Driving down memory lane in a new Chevy Impala
On warm summer nights in 1971, I would ask my dad for his car keys. I couldn’t drive because I was only 12 years old.
But I was old enough to know that when I put the key in the ignition and turned it forward, that would engage the battery, which allowed me to listen to ballgames on the radio.
For some reason, heading out to the driveway and turning on the car radio was the only way that a kid growing up in central Illinois could pick up radio station KDKA out of Pittsburgh. See, I was a Pittsburgh Pirates fan, another rarity in central Illinois since most the kids I knew were either fans of the Chicago Cubs or the St. Louis Cardinals. But my favorite team was a whole bunch of miles and a few states away, and I was as pleased as a baseballcard collecting youngster FRuOG EH ZKHn , fiJuUHG out that I could listen to my favorite team on the car radio.
I would roll down both the front driver’s side and passenger side windows, then stretch out across the car’s front bench seat and hang my feet out the passenger side window, letting the humid summer breezes tickle my toes while the voice of Pirates announcer Bob Prince would fade in and out as the strength of the radio signal faded in and out.
My dad’s car was a hunter green Chevy Impala.
Four years later, at age 16, I learned to drive. By this time, my dad had another car, and I couldn’t wait to get behind the wheel for one very big reason: It meant that I could actually go on car dates with my best girl.
This was a time, in the mid1970s, when seat-belt safety was not emphasized, and what made getting a driver’s license the epitome of cool in that era — at least for me — was the “best girl” part of driving.
On dates, my girlfriend at the time — her name was Teresa — would ignore the seat belt and slide all the way over on the bench seat and sit next to me while I was driving, windows down, her long hair pushed by the breeze brushing up against my shoulder. I wasn’t listening to the ballgames anymore by that time, but the sweet harmonies of the Beach Boys, cranked up on the radio. It was perfect. And my dad’s car then was a blue Chevy Impala.
I listened to ballgames in an ,PSDOD. 7KH fiUVW FDU , OHDUnHG WR GULvH ZDV Dn ,PSDOD. 7KH fiUVW car date I ever took was in an Impala.
But since the end of the 1970s when my dad stopped buying Chevys, I hadn’t so much as even ridden in an Impala. Until last week. My friend Dave Peterson, the Grand Poobah at Bryner Chevrolet in Jenkintown, had sent me an email asking if I was interested in a promotion that Chevy was having that involved local dealers inviting media types to travel to the Pocono Raceway for the unveiling of the 2014 Impala.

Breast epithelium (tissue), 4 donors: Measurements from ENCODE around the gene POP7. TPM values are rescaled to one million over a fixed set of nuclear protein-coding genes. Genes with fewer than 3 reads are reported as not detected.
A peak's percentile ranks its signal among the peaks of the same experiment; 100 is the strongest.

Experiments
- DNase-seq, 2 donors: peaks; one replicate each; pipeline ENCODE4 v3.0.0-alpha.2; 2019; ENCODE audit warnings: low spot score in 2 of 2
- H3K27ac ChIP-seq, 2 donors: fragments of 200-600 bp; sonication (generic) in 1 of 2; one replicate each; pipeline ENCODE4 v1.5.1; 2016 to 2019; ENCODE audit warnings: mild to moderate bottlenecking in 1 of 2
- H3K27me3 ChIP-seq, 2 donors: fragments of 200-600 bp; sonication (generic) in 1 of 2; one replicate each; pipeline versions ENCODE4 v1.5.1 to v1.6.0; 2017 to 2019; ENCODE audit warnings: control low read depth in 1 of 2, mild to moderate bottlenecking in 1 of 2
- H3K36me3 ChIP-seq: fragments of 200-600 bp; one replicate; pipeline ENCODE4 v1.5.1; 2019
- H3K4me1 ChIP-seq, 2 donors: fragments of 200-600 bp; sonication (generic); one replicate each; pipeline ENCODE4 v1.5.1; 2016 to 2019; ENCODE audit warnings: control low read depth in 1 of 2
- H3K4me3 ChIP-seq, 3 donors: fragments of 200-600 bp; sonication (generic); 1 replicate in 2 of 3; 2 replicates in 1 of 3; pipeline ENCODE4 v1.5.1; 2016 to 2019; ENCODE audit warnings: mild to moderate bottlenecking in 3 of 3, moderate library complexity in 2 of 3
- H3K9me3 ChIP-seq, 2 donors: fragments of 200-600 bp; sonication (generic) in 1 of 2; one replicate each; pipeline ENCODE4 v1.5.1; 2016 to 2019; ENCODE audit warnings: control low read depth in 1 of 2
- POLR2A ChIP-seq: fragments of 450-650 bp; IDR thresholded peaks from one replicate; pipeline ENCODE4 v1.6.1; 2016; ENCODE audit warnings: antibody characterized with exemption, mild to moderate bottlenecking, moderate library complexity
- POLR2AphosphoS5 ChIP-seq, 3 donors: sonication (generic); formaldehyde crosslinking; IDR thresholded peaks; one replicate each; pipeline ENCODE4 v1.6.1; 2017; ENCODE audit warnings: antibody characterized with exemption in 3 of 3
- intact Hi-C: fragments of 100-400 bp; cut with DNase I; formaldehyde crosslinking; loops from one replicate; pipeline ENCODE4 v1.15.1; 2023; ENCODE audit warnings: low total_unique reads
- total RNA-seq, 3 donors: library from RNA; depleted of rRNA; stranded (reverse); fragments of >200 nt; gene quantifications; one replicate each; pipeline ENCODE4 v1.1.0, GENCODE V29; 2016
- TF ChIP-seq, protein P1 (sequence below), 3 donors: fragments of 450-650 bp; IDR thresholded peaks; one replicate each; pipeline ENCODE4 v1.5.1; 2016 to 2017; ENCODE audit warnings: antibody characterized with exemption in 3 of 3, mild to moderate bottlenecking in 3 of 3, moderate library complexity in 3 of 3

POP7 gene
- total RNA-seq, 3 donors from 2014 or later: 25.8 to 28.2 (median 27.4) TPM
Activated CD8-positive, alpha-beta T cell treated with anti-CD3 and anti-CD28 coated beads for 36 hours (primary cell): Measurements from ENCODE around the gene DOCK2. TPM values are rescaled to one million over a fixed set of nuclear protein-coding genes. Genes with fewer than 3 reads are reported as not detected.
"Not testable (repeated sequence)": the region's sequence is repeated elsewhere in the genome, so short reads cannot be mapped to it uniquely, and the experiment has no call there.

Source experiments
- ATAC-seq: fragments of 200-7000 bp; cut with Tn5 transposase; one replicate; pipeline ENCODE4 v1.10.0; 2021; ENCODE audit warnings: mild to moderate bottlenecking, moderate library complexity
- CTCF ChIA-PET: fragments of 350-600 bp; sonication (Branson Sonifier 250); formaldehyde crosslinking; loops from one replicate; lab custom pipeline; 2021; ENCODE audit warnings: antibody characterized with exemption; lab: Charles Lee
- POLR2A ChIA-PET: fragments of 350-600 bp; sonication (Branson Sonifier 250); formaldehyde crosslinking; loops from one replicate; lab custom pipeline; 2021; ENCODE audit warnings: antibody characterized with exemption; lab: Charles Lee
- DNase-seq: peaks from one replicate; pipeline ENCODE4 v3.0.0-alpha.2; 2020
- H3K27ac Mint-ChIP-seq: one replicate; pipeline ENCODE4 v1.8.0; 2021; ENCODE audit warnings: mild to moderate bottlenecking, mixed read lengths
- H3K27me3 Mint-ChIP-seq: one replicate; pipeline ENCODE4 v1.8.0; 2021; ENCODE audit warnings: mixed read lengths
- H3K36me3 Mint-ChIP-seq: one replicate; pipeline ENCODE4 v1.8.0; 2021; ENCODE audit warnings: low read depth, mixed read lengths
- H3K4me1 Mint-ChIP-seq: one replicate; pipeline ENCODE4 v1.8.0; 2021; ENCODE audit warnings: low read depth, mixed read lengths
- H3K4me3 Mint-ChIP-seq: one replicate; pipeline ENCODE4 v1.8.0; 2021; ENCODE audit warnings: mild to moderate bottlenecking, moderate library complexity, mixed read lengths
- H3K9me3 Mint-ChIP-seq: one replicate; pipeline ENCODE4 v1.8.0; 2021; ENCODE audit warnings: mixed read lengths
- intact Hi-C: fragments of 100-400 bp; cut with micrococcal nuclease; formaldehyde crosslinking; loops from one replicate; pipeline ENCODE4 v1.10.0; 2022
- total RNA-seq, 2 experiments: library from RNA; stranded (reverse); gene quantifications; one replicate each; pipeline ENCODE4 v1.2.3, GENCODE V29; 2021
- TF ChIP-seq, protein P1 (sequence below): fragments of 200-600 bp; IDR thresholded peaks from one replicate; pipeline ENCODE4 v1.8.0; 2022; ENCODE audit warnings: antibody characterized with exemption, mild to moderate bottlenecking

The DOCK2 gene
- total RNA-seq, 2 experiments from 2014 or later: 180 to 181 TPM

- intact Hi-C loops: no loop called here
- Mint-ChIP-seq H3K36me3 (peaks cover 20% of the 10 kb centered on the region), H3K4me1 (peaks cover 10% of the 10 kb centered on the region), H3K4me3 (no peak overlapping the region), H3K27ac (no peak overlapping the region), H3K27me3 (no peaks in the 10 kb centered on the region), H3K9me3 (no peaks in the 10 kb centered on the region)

Now even though I have those wonderful memories of my early Impala days, I’m not a car guy at all. My only concern when it comes to my vehicle is from a transportation standpoint. Does it reliably and consistently get me where I want to go when I want to go there? For the most part, I don’t get the attraction of cars, and the finHU SRLnWV RI DuWRPRELOHV UHDOOy don’t appeal to me.
Consequently, I’m not into NASCAR and had never even considered attending an event at Pocono Raceway because nothing about it appeals to me.
And then Dave informed me that the big cheeses at Chevy had planned, as part of this media blitz, to allow the mopey journalists in attendance to do “hot laps” on the track at Pocono in the new Impalas.
Whoa. Now that appeals to me.
Not only that, but each of us could have our very own 2014 Chevy Impala to test dive back to our local dealership. Unfortunately, we would not be allowed to keep the cars, which to me was a seriously overlooked detail in the planning of this media event.
But what a unique experience for a non-car guy such as myself. When would I ever get a chance to drive really fast on a real racetrack and then take what amounts to a two-hour test drive in a brand spanking new car? How cool is that?
Of course, if one wants to hear Mother Nature laugh, all one has to do is announce upcoming plans. The day we converged on the Pocono Raceway, it was raining buckets. And buckets. And more buckets.
Naturally, nobody was allowed on the track in those conditions. 5DWfinN 0RWKHU 1DWuUH. FRU UREbing me of a unique experience, I will forever spit in her eye when I get the chance.
The Chevy folks made the best of it, though, despite the disappointing weather. We got a tour of the garage. We got to ride in some really big Chevy Silverado trucks through some performance demonstrations. And we got to meet some high muckety-mucks from Chevy, most notably Jim Campbell, vice president of performance vehicles and motorsports. Nice guy. I told him my “best girl/ bench seat” story, and he seemed to like it.
During the tour, we got a glimpse of NASCAR driver Mark Martin. I didn’t know who he was. We also got a glimpse of NASCAR driver Carl Edwards. I didn’t know who he was either. As an astute observer noted, that was OK, they probably didn’t know who I was.
And I did get to drive a 2014 Chevy Impala back to Bryner Chevrolet, although Mother Nature was poking at me the whole two hours from the raceway back to Jenkintown, continuing to rain buckets on my parade.
As a mini-review from a non-car guy, it was not a particularly pleasant ride in the challenging weather conditions, but the new Impala handled the rain-soaked roads beautifully. And it has plenty of space for a widebody like myself. In short, it’s a sweet ride.
It’s not my father’s Impala. But for a few hours in my mind, I was back in the 1970s, windows rolled down, radio turned up and my best girl sitting next to me on that bench seat.
Mike Morsch is executive editor of Montgomery Media and author of the book, “Dancing in My Underwear: The Soundtrack of My Life.” He can be reached by calling 215-542-0200, ext. 415 or by email at email@example.com. This column can also be found at www. montgomerynews.com.
Outta Leftfield Mike Morsch